Friday October 12, 2012
Ceremony for 10th anniversary of Bali bombings begins
JIMBARAN, Indonesia: An emotionally charged ceremony marking a decade since the Bali bombings killed 202 people got under way Friday with hundreds of survivors and relatives of the dead in attendance.
In poignant opening remarks to black-suited mourners, chaplain Ian Whitley paid tribute to the dead, among them 88 Australians, saying "we are united against terrorism and refuse to be intimidated even when confronted by great loss".
Australian Prime Minister Julia Gillard led a list of dignitaries set to speak at the memorial including Christian, Hindu and Muslim religious leaders and families of those killed when suicide bombers struck two nightspots on the resort island on October 12, 2002.
Under sunny skies, the ceremony in a large cultural park heard moving tributes from families of the victims. Thirty-eight of the dead were from Indonesia, which was stunned by the atrocity on the resort island.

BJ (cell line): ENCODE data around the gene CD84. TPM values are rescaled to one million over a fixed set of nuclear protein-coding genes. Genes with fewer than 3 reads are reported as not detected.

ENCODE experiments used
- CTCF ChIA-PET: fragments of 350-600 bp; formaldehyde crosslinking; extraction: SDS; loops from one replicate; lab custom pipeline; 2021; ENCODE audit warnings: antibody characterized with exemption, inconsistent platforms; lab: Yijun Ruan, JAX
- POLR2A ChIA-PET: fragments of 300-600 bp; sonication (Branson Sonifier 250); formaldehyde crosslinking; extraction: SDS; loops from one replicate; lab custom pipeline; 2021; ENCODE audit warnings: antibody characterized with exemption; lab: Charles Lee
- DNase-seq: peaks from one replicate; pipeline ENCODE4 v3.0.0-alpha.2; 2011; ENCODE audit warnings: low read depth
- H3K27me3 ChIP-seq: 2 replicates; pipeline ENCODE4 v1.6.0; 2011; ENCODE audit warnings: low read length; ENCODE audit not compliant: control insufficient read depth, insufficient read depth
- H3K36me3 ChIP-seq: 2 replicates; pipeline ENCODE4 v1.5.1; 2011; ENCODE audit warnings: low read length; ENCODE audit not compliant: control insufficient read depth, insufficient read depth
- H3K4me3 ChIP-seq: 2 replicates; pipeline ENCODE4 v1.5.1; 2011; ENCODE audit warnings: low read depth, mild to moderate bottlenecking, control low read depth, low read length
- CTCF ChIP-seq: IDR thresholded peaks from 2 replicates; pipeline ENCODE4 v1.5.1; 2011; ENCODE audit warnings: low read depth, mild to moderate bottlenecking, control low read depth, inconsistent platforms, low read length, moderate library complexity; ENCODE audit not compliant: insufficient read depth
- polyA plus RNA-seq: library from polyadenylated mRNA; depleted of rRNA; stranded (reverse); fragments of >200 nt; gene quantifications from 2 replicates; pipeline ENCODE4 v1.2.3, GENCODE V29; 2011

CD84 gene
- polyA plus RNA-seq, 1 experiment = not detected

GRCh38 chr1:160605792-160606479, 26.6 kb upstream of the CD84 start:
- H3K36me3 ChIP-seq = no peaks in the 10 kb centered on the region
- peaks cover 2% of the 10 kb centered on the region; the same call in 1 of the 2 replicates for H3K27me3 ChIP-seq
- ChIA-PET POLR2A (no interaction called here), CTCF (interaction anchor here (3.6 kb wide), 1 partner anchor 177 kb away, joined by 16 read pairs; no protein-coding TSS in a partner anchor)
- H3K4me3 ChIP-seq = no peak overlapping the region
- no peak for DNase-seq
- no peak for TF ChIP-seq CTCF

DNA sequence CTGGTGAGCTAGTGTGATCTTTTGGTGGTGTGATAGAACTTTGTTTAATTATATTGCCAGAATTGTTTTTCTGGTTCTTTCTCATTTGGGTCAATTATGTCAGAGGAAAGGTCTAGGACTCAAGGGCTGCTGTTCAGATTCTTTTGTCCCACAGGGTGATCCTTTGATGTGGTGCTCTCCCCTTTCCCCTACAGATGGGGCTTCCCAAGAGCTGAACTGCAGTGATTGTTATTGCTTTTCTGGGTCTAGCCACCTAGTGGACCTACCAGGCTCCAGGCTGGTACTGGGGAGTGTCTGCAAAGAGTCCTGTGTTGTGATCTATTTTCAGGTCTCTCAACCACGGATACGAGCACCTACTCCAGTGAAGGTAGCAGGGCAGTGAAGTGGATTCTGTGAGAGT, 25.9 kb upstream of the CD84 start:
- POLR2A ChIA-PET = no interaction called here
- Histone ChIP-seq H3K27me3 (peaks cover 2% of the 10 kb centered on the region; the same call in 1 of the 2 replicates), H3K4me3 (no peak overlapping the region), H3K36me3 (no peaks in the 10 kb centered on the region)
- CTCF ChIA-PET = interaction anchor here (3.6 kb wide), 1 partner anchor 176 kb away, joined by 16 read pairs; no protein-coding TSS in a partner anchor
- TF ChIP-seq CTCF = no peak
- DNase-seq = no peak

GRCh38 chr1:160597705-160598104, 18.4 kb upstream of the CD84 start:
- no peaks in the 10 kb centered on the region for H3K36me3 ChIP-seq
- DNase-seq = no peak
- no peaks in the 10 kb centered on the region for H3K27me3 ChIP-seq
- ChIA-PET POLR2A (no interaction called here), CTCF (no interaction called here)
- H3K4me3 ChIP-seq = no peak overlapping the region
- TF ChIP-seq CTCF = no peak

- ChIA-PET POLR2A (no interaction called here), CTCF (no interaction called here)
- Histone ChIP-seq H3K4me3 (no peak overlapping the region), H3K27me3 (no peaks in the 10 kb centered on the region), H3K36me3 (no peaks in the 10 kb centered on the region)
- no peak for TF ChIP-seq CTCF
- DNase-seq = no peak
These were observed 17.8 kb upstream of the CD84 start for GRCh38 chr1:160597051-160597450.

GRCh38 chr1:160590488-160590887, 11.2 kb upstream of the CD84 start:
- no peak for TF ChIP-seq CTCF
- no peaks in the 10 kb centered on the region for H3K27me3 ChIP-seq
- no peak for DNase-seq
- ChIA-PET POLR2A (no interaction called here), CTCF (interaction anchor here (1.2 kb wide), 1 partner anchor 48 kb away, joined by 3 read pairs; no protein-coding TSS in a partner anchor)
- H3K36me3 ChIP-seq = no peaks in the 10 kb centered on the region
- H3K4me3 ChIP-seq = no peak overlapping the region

Indonesian Foreign Minister Marty Natalegawa said his country was committed to fighting extremism so that "humanity prevails over hatred".
"The terrorists sought not only to kill and maim, their attack was nothing less than an assault on humanity," he said.
The ceremony was being held under the watch of 2,000 police and military personnel, including snipers, after Indonesia issued its top alert due to a "credible" terror threat to the island - which was also hit by deadly bombs in 2005.
The strike against the Sari Club and Paddy's Bar by the Al-Qaeda-linked group Jemaah Islamiyah came one year after the 9/11 attacks on the United States.
Indonesia has the world's biggest Muslim population and won praise for its response to the bombings, and was also lauded for its actions after the 2005 attacks, which saw a suicide blast kill 20 people on the island. - AFP